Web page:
First I practise my mother tongue activism on my kids by speaking to them only in Hindustani.
Then, everytime I lose it properly, which sometimes I do, I raise my voice and fire in rat-a-tat English:
“What’s with this ridiculous deprived expression, man? Don’t I ever give you anything? Didn’t I just ask you what chocolate you want? If you want both Snickers and Gems, then say so.
Don’t show me that sorry little face, Mamma is not really going to give me what I want……..”
P A U S E in the the room.
Aliza speaks. ‘Mamma, what you just said, can you say that again in Hindi?’
A couple of days later, Shireen is visiting. Ah, wonderful, loving, feeding us lunch while telling us a lovely story big-sister-Shireen. Now we are safe!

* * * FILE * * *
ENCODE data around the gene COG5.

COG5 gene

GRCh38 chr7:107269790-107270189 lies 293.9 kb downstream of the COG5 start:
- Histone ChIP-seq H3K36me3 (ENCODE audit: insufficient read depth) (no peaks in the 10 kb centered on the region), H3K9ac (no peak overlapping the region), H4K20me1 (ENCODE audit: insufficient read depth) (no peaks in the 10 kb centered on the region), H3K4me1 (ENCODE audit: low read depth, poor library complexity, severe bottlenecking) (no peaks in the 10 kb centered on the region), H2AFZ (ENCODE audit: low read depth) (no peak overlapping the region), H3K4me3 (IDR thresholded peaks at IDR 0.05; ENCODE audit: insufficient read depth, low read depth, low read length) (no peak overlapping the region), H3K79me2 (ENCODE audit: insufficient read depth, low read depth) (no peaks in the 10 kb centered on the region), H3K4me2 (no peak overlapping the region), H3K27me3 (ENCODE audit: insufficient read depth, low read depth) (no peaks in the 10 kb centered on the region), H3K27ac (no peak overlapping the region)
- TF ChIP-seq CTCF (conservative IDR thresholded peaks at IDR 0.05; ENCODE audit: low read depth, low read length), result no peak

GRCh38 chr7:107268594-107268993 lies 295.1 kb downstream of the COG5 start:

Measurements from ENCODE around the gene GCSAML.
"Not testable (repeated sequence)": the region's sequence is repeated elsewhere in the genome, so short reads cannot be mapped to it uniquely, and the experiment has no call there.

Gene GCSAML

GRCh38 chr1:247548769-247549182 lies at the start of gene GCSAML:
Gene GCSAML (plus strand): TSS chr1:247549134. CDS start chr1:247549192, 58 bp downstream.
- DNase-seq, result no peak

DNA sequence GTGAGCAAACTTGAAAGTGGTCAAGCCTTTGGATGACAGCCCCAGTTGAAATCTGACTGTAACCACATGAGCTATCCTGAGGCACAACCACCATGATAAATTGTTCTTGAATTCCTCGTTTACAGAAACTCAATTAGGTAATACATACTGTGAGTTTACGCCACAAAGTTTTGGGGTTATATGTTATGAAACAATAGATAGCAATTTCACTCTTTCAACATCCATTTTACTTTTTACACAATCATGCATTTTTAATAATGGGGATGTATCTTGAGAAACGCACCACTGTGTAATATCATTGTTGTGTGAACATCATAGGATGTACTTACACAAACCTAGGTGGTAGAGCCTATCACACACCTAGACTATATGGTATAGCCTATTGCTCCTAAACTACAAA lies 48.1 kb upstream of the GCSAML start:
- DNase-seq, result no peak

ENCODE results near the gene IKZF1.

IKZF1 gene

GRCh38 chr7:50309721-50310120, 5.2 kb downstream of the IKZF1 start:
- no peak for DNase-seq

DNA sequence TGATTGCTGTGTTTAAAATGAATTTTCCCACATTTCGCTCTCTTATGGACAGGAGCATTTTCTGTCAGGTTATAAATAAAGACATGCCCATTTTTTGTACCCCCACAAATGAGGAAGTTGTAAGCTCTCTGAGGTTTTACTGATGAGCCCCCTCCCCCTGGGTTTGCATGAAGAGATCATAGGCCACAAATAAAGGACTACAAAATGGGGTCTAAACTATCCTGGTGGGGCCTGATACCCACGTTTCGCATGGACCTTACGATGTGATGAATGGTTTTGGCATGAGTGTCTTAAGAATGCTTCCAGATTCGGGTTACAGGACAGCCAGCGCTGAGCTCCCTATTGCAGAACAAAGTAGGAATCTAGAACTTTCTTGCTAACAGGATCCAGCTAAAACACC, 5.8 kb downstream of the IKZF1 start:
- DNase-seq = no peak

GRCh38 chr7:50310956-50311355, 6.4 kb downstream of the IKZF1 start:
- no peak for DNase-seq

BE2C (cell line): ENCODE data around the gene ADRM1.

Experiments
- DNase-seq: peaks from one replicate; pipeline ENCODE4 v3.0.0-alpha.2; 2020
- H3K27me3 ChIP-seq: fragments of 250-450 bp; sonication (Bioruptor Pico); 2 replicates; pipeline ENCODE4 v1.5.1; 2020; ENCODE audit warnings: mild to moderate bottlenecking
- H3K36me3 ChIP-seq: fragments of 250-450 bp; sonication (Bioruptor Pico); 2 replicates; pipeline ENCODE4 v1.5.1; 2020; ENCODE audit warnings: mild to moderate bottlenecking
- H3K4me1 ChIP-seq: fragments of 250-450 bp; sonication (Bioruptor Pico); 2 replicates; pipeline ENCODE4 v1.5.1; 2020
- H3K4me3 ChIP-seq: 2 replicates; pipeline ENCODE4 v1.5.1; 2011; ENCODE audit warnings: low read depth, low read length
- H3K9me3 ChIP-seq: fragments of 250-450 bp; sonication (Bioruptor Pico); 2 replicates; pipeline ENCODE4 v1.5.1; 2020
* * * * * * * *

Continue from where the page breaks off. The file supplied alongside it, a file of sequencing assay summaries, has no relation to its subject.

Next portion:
‘Mamma, that day when you got angry with me over the chocolate, you were just tired. And you didn’t know that.’
‘It wasn’t anything I had said.’
I sit down.
‘Oh, Ali, I’m so sorry.’
I hold my ears. Because I broke my elbow as a teenager, it locks at a right angle, and I have to hold my left ear with my right hand and right ear with my left hand. Arms crossed like that, I look sorrier.
‘I’m sorry, Ali. Should I become a Murga also?’ I ask. (Sit on my haunches and hold my ears, looking like a sorry rooster)
‘No, no, no,’ she stops me.
I begin to get up to move to another group of Sunday lunch people.
‘And Mamma,’ she calls out, ‘the other day when you got so upset because you thought that I had slapped myself in anger? I was not really angry at all. It was just a fly on my cheek.’
‘Oh is that right, Ali?’
‘Yes, you couldn’t see it, but it was a fly. Trying to make a hole in my cheek.
And you thought I was slapping myself, ha ha!’
‘I’m sorry, Bambino, I say,’ and move really fast now. Run.
Just one last thing, eye contact with Shireen.
(I need her on my side too)